Flint is equipped with an extensive assortment of pre-designed widgets, which can be readily customized through uncomplicated property configurations. With simple drag-and-drop, a user can create a user interface without having design expertise.
Here are some sample projects included for better understanding of widgets and their usage. Please click on the link below to download the Flint project.
Flint has a collection of Container widgets that helps to group multiple widgets and manage them efficiently. The FixedView widget allows users to place child widgets in fixed positions. There are three different styles available
Fill color - To set a fill-colored background.
Transparent - To set a transparent background.
Background image - To set the background with customized images.
In Flint, users can dynamically change the background color at runtime by mapping Data Variable in the “Dynamic color” option under the Fill color layer properties. The Data variable value should range from 0(#000000 for black) to 4294967295 (#FFFFFFFF for white).
Note: Support will be limited to solid colors with no alpha.
ListView shows its child widgets one after another, either horizontally or vertically, depending on the type chosen.
The ScrollView widget is used to create scrollable views. ListView is the most commonly used scrolling widget. ScrollView accepts only one child. It contains three internal widgets: two Scrollbars and a viewport.
Scrollbar controls the scrolling of content within a viewing area.
Viewport is the area that is visible to the user.
Refer Scrollview widget for more details.
A carousel view widget is used to present a collection of views in a scrolling manner, either horizontally or vertically. The users can navigate through a set of views by swiping or clicking, similar to a carousel of images or content.
Refer Carousel with swipe effect section to implement swipe effect in the carousel widget.
A progress bar widget is used to visually represent the progress of a task or operation.Flint supports both horizontal and vertical progress bars widgets.
Progress bars are widely used in various applications, including software installations, file uploads, downloads, data processing, and any other operation where users may experience a wait time and benefit from visual feedback on the progress of the task.
Refer ProgressBar widget for more details.
A Slider widget allows users to select a value from a defined range of values by moving the knob. The Slider widget consists of a Seek bar and a Knob (a control that user can drag). Flint supports both vertical and horizontal sliders.
Sliders are commonly used in various user interfaces to control settings such as volume, brightness, or any parameter that can be adjusted along a continuum.
Refer Slider widget for more details.
The Dial widget is a circular value input control used to indicate the current value of a metric on a specified range using a pointer or needle. For eg: a Speedometer, which comes with an indicator or pointer to mark the position of the key metric value in a given range.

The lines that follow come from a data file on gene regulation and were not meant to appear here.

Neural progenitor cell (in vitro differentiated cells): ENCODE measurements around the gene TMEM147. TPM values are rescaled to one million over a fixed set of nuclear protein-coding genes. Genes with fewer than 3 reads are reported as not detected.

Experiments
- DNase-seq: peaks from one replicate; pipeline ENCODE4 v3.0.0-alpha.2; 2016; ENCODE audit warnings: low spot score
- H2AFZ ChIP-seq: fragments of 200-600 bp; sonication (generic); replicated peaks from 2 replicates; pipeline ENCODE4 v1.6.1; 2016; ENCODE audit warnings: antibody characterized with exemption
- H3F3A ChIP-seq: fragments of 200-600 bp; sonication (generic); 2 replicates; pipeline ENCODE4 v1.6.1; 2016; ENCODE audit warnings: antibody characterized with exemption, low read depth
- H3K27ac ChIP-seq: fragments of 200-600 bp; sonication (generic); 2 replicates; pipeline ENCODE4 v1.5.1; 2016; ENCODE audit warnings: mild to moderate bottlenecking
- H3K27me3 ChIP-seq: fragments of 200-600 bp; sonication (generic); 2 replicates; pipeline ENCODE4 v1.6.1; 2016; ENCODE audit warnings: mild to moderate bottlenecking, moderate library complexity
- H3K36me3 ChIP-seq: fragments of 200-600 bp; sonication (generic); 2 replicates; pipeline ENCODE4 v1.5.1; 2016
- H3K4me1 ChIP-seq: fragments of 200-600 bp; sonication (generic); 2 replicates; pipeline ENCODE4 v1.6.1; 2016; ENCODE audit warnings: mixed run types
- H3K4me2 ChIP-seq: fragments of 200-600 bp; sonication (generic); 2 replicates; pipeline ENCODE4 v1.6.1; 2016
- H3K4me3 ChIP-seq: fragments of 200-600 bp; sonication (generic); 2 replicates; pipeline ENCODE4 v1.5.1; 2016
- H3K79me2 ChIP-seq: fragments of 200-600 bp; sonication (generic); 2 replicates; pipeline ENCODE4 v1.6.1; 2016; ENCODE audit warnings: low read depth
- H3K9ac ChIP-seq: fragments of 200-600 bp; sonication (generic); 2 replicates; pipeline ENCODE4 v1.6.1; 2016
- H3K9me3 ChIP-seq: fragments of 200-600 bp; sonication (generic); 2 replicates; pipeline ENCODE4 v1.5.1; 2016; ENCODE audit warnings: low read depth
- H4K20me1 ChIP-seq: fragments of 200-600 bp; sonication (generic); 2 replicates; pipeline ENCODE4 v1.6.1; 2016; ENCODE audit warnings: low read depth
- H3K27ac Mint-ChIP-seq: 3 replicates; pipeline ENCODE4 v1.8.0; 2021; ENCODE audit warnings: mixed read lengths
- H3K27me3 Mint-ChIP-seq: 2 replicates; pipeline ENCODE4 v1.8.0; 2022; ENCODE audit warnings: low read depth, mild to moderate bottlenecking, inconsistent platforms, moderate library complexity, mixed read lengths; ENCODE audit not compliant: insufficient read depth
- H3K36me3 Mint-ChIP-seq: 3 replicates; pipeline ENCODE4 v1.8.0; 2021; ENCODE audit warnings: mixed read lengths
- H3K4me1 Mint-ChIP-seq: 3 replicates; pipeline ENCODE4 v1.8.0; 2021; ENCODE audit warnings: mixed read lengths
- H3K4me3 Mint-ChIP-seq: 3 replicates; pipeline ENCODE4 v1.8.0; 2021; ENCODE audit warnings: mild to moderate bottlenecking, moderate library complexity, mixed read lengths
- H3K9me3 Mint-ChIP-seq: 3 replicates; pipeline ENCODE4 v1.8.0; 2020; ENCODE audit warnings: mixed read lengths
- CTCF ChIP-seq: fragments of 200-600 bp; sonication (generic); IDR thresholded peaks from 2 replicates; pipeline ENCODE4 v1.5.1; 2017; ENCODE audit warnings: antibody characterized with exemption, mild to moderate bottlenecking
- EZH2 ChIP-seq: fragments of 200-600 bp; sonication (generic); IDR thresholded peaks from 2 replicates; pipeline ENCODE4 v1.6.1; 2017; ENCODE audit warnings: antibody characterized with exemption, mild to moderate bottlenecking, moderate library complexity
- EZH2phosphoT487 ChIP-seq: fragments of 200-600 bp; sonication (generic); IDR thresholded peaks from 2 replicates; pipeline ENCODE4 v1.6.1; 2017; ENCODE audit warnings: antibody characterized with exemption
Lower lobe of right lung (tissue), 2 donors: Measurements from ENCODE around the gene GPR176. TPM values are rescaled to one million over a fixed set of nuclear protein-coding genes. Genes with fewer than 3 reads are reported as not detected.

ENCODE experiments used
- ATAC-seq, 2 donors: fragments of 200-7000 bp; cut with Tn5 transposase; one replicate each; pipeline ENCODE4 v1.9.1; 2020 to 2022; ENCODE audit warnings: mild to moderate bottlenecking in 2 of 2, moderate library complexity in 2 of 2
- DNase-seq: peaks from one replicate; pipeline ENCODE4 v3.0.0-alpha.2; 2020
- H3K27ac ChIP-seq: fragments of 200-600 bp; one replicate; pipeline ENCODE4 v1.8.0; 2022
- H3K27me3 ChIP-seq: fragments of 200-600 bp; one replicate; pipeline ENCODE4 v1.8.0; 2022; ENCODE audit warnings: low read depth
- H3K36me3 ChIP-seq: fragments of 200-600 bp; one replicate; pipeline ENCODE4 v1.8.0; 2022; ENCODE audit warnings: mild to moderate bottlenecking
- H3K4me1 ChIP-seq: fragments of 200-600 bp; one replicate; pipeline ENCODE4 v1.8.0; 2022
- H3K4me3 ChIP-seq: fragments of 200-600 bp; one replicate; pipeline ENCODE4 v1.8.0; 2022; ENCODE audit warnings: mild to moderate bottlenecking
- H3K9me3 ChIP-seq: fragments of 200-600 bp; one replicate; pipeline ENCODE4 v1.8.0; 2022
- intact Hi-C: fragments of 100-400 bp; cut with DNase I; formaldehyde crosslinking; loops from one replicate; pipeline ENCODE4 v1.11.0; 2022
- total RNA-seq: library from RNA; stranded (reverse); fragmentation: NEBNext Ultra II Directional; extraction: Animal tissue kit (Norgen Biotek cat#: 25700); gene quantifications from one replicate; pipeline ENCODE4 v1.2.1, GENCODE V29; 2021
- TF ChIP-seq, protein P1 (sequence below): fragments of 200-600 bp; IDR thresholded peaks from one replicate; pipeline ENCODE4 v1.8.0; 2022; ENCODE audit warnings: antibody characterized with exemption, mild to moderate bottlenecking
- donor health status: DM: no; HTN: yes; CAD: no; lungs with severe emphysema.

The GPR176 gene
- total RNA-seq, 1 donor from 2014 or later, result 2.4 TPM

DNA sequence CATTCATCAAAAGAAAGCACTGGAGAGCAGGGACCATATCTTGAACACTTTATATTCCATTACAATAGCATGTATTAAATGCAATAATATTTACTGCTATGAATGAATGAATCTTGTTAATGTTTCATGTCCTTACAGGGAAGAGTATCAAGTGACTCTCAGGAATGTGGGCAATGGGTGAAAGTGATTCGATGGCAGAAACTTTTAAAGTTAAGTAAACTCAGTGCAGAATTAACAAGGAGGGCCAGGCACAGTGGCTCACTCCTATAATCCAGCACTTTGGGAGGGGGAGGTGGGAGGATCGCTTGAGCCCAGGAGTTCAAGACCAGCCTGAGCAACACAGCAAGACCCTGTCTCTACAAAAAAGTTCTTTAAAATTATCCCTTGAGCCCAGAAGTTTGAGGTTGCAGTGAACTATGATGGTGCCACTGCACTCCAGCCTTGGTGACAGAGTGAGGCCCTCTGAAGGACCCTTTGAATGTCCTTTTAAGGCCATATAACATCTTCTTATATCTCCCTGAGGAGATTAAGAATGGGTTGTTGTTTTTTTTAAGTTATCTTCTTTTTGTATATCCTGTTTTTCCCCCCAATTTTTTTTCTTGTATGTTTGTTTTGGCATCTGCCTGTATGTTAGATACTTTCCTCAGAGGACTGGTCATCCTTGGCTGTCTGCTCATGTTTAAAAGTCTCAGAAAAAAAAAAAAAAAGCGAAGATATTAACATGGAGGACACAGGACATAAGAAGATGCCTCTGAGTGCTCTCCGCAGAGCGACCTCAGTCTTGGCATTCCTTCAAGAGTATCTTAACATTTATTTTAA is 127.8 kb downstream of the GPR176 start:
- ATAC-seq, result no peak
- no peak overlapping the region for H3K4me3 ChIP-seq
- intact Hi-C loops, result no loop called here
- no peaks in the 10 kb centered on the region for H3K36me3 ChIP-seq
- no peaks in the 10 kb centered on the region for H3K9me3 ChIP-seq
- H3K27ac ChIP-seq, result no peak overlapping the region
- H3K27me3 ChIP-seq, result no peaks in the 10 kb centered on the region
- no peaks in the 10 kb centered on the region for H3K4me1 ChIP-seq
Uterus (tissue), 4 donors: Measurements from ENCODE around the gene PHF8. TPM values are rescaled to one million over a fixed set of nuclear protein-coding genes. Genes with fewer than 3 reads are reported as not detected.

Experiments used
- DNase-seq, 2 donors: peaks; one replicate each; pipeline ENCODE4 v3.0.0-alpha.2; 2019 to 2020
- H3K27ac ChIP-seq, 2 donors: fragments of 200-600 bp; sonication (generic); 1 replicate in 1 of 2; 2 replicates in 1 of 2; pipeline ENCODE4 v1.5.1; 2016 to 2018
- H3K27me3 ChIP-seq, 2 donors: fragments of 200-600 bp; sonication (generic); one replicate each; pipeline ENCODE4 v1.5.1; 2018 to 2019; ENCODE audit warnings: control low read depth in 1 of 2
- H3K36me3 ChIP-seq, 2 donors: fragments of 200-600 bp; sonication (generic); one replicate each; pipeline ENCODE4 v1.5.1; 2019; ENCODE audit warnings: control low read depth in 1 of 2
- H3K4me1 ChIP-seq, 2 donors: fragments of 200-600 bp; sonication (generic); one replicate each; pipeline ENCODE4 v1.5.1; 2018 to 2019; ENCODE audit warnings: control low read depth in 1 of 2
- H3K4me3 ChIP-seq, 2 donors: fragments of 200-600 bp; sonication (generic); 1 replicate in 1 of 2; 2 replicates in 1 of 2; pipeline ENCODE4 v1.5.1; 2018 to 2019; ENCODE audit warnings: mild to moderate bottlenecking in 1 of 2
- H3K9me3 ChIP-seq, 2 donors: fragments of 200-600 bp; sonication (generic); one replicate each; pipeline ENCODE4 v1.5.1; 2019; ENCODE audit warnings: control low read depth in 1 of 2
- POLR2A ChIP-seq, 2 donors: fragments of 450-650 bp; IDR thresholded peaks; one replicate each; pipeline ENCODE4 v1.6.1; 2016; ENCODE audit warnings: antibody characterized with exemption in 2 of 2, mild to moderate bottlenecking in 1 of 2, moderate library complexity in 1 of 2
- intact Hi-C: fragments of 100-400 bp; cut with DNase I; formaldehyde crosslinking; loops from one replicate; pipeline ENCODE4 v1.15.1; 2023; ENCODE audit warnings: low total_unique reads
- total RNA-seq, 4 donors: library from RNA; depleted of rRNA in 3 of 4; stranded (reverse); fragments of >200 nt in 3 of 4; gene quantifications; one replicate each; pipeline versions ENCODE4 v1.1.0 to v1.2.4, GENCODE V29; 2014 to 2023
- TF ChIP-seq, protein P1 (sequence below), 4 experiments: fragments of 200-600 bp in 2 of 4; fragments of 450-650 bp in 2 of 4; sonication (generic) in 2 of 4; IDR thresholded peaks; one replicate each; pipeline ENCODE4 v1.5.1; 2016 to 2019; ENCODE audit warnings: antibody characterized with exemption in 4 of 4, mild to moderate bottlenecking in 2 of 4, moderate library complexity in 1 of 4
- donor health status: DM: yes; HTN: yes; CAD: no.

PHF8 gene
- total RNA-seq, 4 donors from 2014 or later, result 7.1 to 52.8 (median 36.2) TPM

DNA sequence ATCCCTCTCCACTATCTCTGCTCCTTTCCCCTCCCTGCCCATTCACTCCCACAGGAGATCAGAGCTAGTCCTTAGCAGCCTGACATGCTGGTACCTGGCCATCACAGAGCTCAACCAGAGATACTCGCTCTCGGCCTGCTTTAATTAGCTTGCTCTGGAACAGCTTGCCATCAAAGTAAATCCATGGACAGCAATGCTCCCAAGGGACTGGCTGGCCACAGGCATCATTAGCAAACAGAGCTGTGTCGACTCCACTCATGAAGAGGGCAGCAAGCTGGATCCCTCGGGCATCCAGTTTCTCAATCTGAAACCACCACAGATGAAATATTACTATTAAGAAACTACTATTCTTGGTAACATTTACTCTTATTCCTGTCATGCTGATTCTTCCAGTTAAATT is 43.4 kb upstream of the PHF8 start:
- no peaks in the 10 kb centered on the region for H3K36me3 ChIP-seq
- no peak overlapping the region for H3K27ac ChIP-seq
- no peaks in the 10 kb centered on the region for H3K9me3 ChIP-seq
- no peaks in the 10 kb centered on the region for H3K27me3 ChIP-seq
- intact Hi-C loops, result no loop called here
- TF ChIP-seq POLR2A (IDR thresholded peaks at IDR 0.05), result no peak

Refer Dial widget for more details.
Rotary Knob widget
A Rotary Knob widget allows users to select a value from a defined range of values by moving the knob in a circular motion.
Circular Progressbar widget
A circular progress bar widget is used to show progress of a task in a circular fashion.
Refer Circular ProgressBar widget for more details.
Flint provides a fully customizable analog clock widget with hands to show hours, minutes and seconds.
Labels widget is an input element which holds the alphanumeric data. It enables the user to enter text information. Flint supports Text Overflow feature that includes the Clip and Marquee.
Clip – To clip the overflowing text to make it fit in the space available.
Marquee - If the text exceeded the size of the widget, it would automatically scroll horizontally.
An imageholder widget is used to show visual content, typically in the form of images. The primary purpose of an imageholder widget is to present static or dynamic visual information to the user.
A dialog widget is used to display information, prompt user input, or present messages to the user in the form of a pop-up window. It typically interrupts the current workflow or interaction on the screen and requires the user to take some action or provide a response before continuing.
Types of dialog widget in Flint
Modal - A modal dialog widget is used to handle tasks such as displaying error messages, requesting user confirmation for an action. It is designed to focus the user’s attention on the specific task or decision at hand, preventing interaction with other parts of the application until the dialog is closed.
Non-Modal - A non-modal dialog widget presents information or options to the user without blocking the interaction with other parts of the user interface. Unlike modal dialogs, which require the user to respond before continuing with other tasks, non-modal dialogs allow the user to interact with other elements of the interface while the dialog remains open.
Hide on focus lost - A Hide on focus lost dialog widget automatically hides or minimizes itself when it loses focus, meaning when the user clicks outside the dialog or interacts with another part of the application. When a dialog is set to hide on focus lost, it allows the user to interact with other parts of the application without having to manually close or minimize the dialog.